Can you tell how proud I am of this young person?

To see interpretation for this WordPress blogging community weekly photo challenge, click here.

WPC: Rule of Thirds – The frog and a sand dollar

This little frog (about the size of a thumb) is a Sierran Treefrog (Pseudacris sierra), formerly called Pacific Treefrog or Pacific Chorus Frog and was not living in a tree, but at the time, an unused spa in our backyard.

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It was in a crevice so I did not really have much of a choice but to shoot through the slit near the heating element area, making the photo naturally follow the rule of third, and a little of the “bokeh” that Jen discusses for the challenge .

I did not have to crop the frog photo above, and slightly cropped the one below.

Sierran Tree Frog

And here is one with my grandson Jun showing me a sand dollar that washed up during a beach visit.   I think I could have adjusted the shot slightly for more of the 1/3 rule here…

Jun holding sand dollar

The rule of 3rd is something basic that I do think about now when composing photographs.  And as far as the “bokeh” shots I’ll definitely look to improve and experiment with…so thank you WP Photo Challenges!

So, I think these photos capture the WordPress Photo Challenge this week…what do you think?

A note on frogs from my earlier post:

You may have heard that frogs are considered indicator species, or animal sentinels, and a sort of planetary canary.

Frogs have thin skins that are permeable to water, and lay their eggs in bodies of water.  Perhaps because of this,  they are sensitive to pollutants and other problems with the environment.

It is comforting to know the little frogs survive in our backyard, despite the large presence of big business agriculture in our county (Monterey is the only county in the United States with more than 1 BILLION in annual vegetable sales).

Though these frogs are not endangered, frog populations can decline quite quickly.

For more, please visit California Herps – A Guide to the Amphibians and Reptiles of California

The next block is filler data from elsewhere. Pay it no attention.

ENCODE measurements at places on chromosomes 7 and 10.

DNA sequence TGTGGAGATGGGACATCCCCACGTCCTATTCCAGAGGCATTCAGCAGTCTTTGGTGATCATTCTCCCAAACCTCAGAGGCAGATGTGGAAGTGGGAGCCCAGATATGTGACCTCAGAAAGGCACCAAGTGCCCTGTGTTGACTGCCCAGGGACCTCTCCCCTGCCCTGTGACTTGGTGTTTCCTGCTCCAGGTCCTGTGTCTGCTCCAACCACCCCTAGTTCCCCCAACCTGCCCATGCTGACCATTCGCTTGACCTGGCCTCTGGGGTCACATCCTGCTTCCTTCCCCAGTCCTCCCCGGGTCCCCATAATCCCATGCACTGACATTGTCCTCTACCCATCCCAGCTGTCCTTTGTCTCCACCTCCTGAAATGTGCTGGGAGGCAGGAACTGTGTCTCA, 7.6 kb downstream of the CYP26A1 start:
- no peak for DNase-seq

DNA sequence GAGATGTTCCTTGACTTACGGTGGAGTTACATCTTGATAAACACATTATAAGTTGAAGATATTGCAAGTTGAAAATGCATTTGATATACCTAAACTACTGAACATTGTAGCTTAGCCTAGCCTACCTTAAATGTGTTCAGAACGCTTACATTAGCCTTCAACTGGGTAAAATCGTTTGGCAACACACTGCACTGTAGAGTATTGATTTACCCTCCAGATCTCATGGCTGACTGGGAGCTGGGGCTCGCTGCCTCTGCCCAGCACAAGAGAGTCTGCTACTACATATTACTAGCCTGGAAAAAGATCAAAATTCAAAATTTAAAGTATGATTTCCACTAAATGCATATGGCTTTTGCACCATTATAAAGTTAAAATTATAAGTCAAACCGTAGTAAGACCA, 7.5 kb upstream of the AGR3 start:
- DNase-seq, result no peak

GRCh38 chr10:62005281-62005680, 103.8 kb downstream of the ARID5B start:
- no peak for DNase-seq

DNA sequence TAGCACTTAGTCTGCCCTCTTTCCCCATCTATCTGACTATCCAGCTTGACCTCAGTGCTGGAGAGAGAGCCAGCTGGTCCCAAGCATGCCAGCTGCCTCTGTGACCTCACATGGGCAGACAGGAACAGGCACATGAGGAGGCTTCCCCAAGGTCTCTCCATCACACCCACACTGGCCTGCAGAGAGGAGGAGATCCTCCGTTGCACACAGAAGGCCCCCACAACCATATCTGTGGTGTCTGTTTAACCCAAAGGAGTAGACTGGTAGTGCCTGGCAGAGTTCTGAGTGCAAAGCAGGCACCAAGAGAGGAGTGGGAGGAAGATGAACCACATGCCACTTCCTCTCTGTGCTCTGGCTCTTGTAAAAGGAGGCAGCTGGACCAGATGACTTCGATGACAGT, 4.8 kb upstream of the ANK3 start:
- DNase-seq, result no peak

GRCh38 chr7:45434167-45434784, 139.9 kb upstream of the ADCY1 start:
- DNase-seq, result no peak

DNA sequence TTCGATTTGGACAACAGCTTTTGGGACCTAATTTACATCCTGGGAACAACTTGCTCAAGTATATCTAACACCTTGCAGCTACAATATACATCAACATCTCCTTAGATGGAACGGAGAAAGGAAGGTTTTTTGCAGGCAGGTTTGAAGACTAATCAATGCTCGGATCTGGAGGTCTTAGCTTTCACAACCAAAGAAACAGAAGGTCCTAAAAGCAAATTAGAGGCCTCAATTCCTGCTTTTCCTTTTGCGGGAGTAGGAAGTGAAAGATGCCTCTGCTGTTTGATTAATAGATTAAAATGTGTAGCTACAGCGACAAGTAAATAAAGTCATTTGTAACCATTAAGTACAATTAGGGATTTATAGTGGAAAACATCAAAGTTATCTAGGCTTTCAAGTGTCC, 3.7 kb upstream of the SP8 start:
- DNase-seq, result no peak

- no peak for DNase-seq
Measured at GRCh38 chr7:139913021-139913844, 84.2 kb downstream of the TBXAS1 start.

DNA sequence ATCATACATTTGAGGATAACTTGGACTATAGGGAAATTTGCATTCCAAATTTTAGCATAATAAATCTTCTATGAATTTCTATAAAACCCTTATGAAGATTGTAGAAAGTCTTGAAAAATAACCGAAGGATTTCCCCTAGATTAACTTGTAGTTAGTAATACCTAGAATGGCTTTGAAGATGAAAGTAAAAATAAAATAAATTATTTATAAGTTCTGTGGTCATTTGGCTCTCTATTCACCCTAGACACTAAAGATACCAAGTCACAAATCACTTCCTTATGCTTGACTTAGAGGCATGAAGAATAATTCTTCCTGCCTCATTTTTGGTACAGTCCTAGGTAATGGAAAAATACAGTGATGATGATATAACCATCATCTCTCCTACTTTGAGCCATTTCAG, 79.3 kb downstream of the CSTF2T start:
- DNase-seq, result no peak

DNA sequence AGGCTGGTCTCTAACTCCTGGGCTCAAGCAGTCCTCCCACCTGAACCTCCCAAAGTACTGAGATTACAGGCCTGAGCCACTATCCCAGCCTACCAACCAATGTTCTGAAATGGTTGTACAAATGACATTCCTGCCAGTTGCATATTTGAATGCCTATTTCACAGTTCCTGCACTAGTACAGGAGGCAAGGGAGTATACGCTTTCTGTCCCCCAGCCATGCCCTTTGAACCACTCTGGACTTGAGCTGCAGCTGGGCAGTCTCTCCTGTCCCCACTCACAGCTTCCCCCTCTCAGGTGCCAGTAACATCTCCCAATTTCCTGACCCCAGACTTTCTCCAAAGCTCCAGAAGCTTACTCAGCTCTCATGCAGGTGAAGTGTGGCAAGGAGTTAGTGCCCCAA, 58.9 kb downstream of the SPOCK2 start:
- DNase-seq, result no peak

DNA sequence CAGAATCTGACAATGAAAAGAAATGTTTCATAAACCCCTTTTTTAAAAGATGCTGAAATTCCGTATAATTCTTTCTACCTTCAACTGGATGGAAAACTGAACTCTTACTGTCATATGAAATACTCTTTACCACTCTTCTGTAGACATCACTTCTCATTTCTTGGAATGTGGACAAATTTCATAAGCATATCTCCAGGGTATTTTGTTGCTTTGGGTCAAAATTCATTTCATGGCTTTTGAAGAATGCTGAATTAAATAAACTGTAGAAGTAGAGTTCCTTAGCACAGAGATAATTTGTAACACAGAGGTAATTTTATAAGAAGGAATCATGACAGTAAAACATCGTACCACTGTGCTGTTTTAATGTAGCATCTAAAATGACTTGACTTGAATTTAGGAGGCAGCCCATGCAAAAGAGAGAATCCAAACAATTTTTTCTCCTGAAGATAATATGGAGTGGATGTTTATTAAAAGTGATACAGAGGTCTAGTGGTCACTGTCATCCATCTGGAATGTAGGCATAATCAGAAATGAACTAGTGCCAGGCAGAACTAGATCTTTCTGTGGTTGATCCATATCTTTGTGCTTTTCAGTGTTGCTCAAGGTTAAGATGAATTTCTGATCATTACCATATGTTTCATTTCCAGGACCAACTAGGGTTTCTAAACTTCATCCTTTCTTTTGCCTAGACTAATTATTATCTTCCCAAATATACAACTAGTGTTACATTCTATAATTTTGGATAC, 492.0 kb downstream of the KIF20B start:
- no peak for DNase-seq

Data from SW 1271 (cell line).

To see amazing interpretations and beautiful photography showcasing the rule of thirds and the “bokeh” concept, click here.

WordPress Photo Challenge – resting dragonfly shadow

I enjoy WordPress photo challenges and continue to pick up great tips — in addition to seeing stunning photographs by fellow bloggers — through these challenges.

The theme for the second challenge in 2015 is Shadowed, from Jen Hooks…

For this week’s Photo Challenge, find the shadows. You can choose a literal interpretation and shoot an actual shadow, or you can play with the light and dark, and create a moody scene, or capture your subject in a rich and interesting way.

Dragonfly Shadow web

I have yet to experiment with shadows and low lighting, so I am submitting my shot of a dragonfly and its shadow, resting on a Native Leaf wine bag (which I posted on the NL blog).  Excerpt:

Dragonflies are ancient insects and there are 28 species of dragonflies and damselflies in the San Francisco Bay area.

Looking at the Wildlife of the San Francisco Bay Area website, it looks like this particular one is a Blue-eyed Darner – Rhionaeschna multicolor.

I remember chasing after vibrantly colored dragonflies when I was a kid growing up in the Philippines.  There was a house near us with an abandoned pool and what must have been perfect breeding grounds for them, as dragonflies and damselflies begin their lives living underwater for a year of more as nymphs (eating lots of mosquito).  No wonder there were so many dragonflies in that area!

Of course back then, we did not worry that one of our playmates might fall in the algae, leaf-filled tannin brown (and rather deep) water…we just had fun and ran after the shiny dragonflies.

Why save a dragonfly

Information from the US Fish & Wildlife website Endangered Species Fact Sheet

Did you grow up seeing dragonflies and where there myths about dragonflies in your culture?

Do you still see them where you now live?

WordPress Photo Challenge Reflections: cactus, black oak and well cover